Cases reported "Brain Neoplasms"

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1/771. Secondary glioblastoma remarkably reduced by steroid administration after anaplastic transformation from gliomatosis cerebri--case report.

    A 45-year-old female presented with gliomatosis cerebri manifesting as hemiballismus-like involuntary movement in the arm, motor weakness in the leg, and hypesthesia in her left side. Computed tomography showed only diffuse swelling of the right cerebral hemisphere, but T2-weighted magnetic resonance imaging revealed a diffuse lesion spreading from the right thalamus to the temporal, parietal, and occipital lobes on the same side. No abnormal enhancement was recognized. cerebral angiography showed no specific finding. A right occipital lobectomy was performed to confirm the diagnosis of gliomatosis cerebri. Anaplastic transformation was recognized 5 months later. The disease did not resolve with radiation or interferon administration, but steroid therapy achieved remarkably effective tumor regression. The patient died due to pneumonia. autopsy showed the features of diffuse glioblastoma. Steroid therapy may be an effective treatment for gliomatosis cerebri before the terminal stage.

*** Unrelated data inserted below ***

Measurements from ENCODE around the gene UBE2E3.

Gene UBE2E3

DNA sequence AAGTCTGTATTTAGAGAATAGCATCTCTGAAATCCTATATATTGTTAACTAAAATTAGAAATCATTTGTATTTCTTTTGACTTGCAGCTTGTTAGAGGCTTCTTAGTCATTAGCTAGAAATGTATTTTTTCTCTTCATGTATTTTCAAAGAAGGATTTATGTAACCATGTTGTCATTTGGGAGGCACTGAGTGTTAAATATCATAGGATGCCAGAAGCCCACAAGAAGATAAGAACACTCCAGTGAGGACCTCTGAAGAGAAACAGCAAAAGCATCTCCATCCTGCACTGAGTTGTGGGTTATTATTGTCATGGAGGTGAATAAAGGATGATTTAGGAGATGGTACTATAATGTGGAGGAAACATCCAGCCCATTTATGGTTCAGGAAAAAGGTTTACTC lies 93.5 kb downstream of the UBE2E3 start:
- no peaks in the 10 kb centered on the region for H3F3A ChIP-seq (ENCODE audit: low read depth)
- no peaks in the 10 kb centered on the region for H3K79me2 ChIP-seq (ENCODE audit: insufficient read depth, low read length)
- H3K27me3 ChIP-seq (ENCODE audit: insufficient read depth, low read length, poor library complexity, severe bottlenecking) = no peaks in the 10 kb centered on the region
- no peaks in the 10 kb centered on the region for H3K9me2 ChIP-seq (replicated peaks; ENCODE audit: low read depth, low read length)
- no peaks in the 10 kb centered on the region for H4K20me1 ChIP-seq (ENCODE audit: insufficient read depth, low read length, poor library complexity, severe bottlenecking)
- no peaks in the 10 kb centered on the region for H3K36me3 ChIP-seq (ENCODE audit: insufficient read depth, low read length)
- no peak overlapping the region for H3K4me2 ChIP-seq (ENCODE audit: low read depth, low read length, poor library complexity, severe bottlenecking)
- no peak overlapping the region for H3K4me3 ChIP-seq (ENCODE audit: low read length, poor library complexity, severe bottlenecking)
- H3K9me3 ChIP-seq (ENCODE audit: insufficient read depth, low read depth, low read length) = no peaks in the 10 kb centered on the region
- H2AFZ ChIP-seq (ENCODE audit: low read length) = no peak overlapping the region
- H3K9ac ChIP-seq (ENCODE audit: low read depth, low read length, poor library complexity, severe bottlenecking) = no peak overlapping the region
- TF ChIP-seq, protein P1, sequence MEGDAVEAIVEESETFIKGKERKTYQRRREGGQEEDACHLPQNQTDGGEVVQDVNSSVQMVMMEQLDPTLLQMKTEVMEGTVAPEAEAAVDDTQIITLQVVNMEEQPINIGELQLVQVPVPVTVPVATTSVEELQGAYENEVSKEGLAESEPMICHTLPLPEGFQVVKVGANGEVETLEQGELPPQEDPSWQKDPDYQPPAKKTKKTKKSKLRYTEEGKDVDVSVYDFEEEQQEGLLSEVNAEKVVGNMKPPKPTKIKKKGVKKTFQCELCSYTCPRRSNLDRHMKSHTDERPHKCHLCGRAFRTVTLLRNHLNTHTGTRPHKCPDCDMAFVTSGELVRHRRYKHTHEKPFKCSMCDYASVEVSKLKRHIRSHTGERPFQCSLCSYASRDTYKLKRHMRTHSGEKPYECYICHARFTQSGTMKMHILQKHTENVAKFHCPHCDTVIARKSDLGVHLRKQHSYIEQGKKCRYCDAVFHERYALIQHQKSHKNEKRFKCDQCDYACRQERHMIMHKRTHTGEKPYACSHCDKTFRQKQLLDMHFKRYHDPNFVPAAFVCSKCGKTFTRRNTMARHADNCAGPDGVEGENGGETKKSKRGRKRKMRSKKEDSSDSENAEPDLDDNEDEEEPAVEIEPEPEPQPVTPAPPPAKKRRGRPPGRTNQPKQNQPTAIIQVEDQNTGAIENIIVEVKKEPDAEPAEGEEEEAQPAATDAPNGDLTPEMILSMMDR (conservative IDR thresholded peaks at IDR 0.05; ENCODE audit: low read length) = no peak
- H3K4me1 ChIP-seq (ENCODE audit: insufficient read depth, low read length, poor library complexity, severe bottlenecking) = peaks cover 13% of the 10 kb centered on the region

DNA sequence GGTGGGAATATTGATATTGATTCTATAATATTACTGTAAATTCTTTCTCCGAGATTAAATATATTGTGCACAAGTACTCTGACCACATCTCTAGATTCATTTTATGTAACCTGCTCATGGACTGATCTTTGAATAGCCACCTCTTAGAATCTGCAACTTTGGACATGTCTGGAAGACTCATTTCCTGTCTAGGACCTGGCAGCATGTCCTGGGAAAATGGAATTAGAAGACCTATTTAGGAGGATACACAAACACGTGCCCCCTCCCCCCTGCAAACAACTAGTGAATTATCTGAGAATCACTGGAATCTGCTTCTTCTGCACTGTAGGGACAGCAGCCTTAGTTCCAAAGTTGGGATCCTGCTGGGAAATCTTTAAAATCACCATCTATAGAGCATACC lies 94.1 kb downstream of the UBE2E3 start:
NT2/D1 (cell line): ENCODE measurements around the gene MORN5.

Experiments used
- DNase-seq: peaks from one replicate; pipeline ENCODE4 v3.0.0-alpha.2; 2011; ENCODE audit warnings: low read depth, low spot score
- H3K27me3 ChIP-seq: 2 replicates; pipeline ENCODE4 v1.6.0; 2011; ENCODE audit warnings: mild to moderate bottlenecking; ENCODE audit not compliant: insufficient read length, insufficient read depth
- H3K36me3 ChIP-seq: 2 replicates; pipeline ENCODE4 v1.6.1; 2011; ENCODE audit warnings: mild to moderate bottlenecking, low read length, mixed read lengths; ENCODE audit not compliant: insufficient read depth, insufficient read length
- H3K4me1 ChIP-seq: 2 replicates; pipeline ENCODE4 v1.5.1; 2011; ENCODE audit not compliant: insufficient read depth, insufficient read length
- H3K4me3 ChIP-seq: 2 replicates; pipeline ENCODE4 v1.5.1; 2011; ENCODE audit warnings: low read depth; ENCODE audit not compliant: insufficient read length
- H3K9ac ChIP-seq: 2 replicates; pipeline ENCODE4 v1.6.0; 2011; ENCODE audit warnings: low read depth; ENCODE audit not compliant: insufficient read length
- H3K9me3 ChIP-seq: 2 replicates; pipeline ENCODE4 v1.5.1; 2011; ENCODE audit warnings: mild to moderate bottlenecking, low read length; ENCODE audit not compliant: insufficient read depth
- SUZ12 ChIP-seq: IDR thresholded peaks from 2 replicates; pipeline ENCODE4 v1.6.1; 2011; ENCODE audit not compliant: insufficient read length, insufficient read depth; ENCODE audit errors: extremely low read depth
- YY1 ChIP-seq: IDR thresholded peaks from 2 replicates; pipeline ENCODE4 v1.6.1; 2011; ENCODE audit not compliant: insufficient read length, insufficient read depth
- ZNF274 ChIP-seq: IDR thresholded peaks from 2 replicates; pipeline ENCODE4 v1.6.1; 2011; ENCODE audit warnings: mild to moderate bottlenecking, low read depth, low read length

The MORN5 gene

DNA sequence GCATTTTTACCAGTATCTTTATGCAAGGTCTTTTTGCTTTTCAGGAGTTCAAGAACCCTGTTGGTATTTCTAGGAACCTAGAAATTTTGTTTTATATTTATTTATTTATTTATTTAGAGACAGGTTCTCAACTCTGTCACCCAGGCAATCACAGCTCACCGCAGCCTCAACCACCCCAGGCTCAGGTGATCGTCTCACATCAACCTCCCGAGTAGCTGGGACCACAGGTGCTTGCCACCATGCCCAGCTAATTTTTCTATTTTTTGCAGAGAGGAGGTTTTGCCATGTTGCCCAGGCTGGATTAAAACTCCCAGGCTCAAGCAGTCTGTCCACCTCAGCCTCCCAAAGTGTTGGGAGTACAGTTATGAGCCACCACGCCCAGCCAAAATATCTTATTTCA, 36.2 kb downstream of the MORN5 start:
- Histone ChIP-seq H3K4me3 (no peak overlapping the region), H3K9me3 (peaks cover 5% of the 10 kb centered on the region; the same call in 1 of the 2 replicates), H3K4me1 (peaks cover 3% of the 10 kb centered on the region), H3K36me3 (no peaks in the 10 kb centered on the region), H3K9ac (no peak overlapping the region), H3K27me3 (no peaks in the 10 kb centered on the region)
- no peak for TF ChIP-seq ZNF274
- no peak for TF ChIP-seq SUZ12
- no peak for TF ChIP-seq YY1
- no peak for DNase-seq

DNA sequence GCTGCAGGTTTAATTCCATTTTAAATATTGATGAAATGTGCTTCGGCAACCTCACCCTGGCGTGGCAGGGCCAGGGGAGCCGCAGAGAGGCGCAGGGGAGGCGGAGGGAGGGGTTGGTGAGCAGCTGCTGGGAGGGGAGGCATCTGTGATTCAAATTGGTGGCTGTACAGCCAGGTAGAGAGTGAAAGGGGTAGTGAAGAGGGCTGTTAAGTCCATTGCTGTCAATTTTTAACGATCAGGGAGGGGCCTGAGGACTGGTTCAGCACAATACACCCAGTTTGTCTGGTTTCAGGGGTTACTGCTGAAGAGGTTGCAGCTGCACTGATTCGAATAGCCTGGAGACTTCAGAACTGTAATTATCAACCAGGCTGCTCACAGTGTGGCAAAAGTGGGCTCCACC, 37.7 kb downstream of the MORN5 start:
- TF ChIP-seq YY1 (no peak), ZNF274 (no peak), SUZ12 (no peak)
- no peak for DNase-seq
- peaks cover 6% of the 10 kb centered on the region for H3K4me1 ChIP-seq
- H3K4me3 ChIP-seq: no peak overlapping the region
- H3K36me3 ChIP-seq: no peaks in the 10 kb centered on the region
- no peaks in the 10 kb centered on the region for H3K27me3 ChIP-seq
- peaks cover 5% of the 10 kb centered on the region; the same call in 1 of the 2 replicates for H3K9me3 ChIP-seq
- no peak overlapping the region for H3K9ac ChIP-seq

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2/771. Successful removal of a hemangioblastoma from the medulla oblongata: case report.

    Hemangioblastomas are histologically benign tumors that occur exclusively within the neuraxis, most commonly in the posterior fossa. They are typically cystic tumors located in the cerebellum. Excision of the vascular mural nodules leads to cure. brain stem lesions are rarely reported. Surgical extirpation of a solid brain stem hemangioblastoma is relatively risky and requires precise microsurgical techniques. We present a woman with a hemangioblastoma embedded in the medulla oblongata. This 33-year-old woman presented with occipital headaches and sensory ataxia. Complete and detailed preoperative imaging studies were followed by successful microsurgical excision of the lesion. The patient recovered completely within 2 weeks after the operation except for mild paresthesia of the legs. Preoperative magnetic resonance imaging and cerebral angiography provided important information regarding the nature, location, and blood supply of this lesion, which facilitated its total removal. The importance of intraoperative identification and control of the feeding artery of the tumor is emphasized.
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3/771. An unusual case of cephalocele associated with lipoma of corpus callosum.